The famous Star Trek tribbles owe a lot to previous science fiction works, as does Princess Leia.» More ...
It’s not exactly a typical day in class, even an upper-level sociology class geared towards the grittiest of urban realities.
The room is filled with the sound of gunfire. A projection screen shows a quartet of inner-city drug thieves pinned down behind a parked car. Each reloads his and her weapon. Their leader, the scarred and unflappable Omar Little, gives them a look and says, “Y’all ready? Let’s bang out.”
The four stand up, fire back in unison, and execute a retreat, with one killed by friendly fire.
Professor Gregory Hooks stops the tape. The room goes quiet.
“And why’d we watch that?” he asks.
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Not that many years ago Washington’s legislature was covered by more than 30 journalists from around the state. Now that number is eight. The Seattle Times no longer has a bureau on the east side of Lake Washington, and a print Post-Intelligencer no longer exists. Who will give us information and investigation when the papers have all gone?
Read “Paper Cuts” by Hannelore Sudermann in the Winter 2009 issue of Washington State Magazine.
Click a newspaper or online news source on the map below to read about changes in Washington state media.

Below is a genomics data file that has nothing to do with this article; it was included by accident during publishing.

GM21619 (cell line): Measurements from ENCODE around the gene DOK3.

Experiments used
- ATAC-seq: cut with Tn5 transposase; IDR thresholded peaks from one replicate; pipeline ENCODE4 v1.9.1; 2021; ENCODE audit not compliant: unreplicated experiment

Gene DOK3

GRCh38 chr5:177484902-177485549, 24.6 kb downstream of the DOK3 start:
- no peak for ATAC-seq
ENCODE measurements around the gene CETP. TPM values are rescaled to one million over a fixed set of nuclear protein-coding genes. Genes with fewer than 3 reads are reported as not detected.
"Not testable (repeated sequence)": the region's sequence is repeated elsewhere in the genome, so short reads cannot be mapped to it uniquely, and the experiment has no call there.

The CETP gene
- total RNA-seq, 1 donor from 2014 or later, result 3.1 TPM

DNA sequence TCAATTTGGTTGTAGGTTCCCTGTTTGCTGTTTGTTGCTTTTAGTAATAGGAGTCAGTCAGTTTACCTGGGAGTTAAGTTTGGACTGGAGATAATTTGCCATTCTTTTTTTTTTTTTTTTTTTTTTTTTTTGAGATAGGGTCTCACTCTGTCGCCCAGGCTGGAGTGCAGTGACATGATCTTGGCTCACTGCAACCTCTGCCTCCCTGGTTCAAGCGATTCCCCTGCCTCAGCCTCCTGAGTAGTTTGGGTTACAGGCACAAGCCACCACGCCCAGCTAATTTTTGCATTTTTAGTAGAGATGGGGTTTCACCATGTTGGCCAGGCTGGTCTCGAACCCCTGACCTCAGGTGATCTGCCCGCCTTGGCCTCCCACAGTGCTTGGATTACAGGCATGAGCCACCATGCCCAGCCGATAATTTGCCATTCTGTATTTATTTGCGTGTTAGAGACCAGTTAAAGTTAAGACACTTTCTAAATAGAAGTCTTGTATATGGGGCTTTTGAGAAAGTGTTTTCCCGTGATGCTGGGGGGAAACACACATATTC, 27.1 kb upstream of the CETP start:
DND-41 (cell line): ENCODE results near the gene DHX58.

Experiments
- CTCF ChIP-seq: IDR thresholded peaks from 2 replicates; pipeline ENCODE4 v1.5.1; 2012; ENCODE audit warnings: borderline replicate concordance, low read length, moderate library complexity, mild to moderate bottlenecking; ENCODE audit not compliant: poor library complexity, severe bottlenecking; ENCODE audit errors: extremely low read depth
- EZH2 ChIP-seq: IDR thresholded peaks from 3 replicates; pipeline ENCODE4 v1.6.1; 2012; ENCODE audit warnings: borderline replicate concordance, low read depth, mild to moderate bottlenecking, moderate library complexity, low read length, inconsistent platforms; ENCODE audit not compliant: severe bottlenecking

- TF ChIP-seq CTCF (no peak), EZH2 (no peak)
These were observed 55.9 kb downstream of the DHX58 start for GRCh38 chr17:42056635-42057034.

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Just as several of Washington’s newspapers have vanished from the landscape, librarians and volunteers are bringing our state’s near-forgotten newspapers to light. Through a project in the Washington Secretary of State’s office, library employees and about 15 volunteers are digitizing the Washington State Library’s extensive newspaper collection to make it accessible to teachers, students, and the general public. In addition, WSU’s own Manuscripts, Archives, and Special Collections division recently assumed responsibility for an aging newspaper collection in the Holland library that contains Pacific Northwest papers dating back to 1851 as well as Colonial America papers dating to 1728.
Both … » More …
Courtesy Found in Mom’s Basement and David Kellett
As a boy Clint Borgen dreamed of having an interesting life, radically different from the humdrum sleepiness of Anacortes, Washington, his commercial-fishing-oriented hometown. He played spy games with a seemingly fearless older brother and best friend. At 20, Borgen became a firefighter. No small wonder that the next year (1999) he hopped a flight to Macedonia for a month of volunteer service, simply because he had watched television images of Albanian refugees and wanted to see the war zone for himself.
Returning safely to another somnolent community, this time Pullman, Borgen (’03 Comm.) published a book late last year about his four-year, 13-country marathon of … » More …
What would veteran newsman Peter Jennings tell students seeking a career in broadcasting today?
His wife posed the question to him when they were in Pullman for Washington State University’s 30th Edward R. Murrow Symposium April 14. The answer came that evening in Jennings’s presentation, after he accepted the Murrow Award for Lifetime Achievement in Broadcasting from WSU.
“If you believe that broadcasting is a public service, then please come into the profession,” he told the largely student audience of 2,500 in the Beasley Performing Arts Coliseum theater.
ABC’s World News Tonight anchor had been on assignment in Iraq a week earlier and shared some … » More …